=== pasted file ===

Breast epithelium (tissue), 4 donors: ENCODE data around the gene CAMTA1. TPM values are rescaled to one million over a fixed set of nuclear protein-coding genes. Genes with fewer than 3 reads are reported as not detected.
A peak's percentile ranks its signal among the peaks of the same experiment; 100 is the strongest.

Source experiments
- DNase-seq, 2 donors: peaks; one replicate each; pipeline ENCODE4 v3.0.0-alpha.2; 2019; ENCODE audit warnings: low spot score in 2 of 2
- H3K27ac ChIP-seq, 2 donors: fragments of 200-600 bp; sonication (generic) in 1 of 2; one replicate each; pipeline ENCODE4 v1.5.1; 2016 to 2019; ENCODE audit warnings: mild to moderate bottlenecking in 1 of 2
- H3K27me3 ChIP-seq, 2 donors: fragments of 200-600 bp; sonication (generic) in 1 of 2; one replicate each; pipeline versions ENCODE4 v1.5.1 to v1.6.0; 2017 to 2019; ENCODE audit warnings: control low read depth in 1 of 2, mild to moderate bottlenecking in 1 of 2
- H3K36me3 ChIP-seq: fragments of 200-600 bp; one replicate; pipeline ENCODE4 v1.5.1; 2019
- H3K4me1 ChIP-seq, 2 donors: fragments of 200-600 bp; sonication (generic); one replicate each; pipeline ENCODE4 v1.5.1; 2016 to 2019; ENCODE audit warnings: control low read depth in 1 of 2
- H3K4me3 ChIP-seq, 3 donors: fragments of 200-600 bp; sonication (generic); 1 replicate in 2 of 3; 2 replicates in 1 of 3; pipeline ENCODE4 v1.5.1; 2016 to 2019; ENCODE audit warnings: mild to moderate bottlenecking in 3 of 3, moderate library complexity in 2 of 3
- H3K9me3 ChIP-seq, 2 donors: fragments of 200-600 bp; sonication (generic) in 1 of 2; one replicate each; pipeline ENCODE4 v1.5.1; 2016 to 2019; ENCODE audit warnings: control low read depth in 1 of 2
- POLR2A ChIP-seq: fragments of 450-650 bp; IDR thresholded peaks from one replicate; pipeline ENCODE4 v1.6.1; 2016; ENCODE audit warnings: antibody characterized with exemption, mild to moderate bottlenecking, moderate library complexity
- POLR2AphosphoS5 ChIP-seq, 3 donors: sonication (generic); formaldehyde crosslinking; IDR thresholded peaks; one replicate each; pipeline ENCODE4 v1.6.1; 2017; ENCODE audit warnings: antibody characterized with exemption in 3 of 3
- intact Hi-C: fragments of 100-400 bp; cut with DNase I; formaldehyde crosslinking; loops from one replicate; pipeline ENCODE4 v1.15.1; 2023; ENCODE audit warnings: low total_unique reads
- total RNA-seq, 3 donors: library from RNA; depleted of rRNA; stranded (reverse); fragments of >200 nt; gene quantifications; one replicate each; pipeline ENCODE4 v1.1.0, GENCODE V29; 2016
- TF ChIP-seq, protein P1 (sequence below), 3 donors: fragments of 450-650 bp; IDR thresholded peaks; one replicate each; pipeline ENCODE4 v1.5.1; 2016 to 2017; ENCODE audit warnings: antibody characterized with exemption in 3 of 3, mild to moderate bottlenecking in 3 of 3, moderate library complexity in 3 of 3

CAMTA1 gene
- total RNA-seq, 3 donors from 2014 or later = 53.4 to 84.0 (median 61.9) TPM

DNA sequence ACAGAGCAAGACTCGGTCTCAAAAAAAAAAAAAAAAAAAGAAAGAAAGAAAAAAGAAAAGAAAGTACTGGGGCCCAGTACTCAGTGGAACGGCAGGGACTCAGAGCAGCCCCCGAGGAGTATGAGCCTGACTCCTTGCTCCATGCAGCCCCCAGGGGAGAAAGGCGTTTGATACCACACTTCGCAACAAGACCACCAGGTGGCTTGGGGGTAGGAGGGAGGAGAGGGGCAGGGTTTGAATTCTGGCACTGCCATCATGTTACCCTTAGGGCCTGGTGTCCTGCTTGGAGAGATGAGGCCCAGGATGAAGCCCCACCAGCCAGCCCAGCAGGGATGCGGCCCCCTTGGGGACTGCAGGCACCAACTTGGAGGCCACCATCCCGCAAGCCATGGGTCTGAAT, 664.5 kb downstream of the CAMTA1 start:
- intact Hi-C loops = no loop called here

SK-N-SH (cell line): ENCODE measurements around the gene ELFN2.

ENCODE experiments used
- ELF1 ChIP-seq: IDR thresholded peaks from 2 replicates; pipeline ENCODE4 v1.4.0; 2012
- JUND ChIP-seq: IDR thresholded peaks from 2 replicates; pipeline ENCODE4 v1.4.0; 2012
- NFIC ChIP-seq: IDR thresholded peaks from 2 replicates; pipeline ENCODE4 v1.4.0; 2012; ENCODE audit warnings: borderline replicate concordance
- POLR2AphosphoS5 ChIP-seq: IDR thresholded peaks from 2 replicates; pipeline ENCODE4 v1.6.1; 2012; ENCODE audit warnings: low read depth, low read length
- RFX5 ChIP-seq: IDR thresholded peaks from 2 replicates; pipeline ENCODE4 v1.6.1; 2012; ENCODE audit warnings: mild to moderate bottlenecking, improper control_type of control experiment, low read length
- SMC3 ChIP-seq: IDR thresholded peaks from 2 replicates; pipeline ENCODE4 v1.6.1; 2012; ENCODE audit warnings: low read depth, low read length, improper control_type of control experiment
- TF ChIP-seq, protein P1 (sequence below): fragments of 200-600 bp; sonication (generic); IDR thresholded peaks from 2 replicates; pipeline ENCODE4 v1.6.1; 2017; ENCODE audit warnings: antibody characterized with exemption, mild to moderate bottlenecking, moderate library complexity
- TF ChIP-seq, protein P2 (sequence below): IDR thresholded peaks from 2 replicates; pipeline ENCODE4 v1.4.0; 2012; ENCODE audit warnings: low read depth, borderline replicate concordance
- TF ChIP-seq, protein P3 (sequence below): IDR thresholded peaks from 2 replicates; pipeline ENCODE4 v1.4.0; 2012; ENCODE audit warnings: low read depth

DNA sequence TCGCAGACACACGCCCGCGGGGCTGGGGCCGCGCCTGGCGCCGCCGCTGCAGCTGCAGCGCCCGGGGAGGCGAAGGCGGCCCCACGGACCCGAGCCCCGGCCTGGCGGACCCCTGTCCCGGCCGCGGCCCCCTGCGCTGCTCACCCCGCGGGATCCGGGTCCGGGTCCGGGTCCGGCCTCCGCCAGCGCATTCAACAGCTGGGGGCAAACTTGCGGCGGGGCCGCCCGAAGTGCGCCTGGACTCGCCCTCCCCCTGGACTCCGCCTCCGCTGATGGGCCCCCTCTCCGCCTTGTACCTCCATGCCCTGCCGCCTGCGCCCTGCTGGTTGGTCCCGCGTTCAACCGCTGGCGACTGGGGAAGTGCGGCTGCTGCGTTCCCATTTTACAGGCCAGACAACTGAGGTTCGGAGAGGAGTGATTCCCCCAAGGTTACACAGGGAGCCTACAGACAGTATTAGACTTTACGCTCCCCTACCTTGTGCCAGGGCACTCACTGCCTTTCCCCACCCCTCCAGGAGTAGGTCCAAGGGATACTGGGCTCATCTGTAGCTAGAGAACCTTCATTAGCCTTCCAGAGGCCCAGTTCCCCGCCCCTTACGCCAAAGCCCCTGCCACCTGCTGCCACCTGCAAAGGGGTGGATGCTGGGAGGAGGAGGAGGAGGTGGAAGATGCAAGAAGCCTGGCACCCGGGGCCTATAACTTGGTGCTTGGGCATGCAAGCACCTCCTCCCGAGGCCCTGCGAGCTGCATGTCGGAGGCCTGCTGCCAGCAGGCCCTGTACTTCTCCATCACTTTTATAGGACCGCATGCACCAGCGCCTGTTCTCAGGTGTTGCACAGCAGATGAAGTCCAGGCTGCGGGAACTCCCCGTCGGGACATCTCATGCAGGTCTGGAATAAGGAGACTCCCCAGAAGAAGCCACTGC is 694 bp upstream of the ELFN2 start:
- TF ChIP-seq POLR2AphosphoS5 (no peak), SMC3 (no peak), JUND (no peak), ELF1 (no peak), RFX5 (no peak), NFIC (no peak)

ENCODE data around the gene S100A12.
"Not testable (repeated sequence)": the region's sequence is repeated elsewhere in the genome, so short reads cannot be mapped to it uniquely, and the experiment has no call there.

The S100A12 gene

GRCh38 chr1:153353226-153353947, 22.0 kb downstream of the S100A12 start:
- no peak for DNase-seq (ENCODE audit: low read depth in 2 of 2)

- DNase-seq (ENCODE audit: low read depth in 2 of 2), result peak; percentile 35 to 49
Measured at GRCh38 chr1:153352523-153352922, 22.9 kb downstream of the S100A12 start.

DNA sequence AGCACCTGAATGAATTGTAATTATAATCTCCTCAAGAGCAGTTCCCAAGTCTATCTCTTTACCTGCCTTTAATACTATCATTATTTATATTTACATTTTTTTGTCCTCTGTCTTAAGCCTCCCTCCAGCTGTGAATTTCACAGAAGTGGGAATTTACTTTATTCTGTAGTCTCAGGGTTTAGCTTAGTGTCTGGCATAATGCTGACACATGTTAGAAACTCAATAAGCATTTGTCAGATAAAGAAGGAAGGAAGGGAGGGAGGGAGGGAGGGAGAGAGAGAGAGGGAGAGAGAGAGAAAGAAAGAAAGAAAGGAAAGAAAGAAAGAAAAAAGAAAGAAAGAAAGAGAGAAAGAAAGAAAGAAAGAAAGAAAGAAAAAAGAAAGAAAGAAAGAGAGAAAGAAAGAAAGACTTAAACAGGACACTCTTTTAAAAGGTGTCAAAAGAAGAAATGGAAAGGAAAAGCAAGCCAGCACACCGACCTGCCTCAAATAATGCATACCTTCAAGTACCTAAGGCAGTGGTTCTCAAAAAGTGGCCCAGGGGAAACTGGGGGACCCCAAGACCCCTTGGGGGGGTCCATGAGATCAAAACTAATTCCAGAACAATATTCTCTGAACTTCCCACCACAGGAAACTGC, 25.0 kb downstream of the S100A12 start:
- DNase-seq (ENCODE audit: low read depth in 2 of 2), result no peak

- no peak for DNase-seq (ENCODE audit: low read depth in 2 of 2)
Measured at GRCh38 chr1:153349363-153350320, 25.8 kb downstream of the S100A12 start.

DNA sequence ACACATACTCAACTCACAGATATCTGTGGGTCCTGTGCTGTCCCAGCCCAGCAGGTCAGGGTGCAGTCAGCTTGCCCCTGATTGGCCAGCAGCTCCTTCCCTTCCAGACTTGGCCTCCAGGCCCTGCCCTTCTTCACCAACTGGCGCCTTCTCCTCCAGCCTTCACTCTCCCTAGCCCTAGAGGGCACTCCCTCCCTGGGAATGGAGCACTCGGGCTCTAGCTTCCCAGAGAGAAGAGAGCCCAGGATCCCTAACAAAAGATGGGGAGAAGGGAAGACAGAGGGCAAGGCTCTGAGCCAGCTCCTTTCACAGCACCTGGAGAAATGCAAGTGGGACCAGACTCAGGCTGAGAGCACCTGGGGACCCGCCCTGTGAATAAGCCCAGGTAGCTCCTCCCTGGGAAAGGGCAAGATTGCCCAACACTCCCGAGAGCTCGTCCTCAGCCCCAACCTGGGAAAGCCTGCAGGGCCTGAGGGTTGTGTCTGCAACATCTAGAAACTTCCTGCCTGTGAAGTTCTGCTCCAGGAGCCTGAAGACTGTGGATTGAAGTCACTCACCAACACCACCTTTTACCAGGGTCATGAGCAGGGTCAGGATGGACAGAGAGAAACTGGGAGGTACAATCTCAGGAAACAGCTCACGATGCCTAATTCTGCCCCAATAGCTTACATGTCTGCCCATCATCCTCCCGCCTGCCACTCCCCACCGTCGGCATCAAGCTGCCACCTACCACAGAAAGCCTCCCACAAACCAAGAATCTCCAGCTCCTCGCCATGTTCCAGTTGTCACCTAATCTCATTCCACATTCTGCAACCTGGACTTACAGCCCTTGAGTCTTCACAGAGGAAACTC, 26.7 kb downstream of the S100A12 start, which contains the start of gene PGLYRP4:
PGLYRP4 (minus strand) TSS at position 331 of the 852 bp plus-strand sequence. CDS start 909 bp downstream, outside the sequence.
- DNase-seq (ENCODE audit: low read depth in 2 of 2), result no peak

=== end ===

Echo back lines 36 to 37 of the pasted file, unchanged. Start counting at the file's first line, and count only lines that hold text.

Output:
GRCh38 chr1:153353226-153353947, 22.0 kb downstream of the S100A12 start:
- no peak for DNase-seq (ENCODE audit: low read depth in 2 of 2)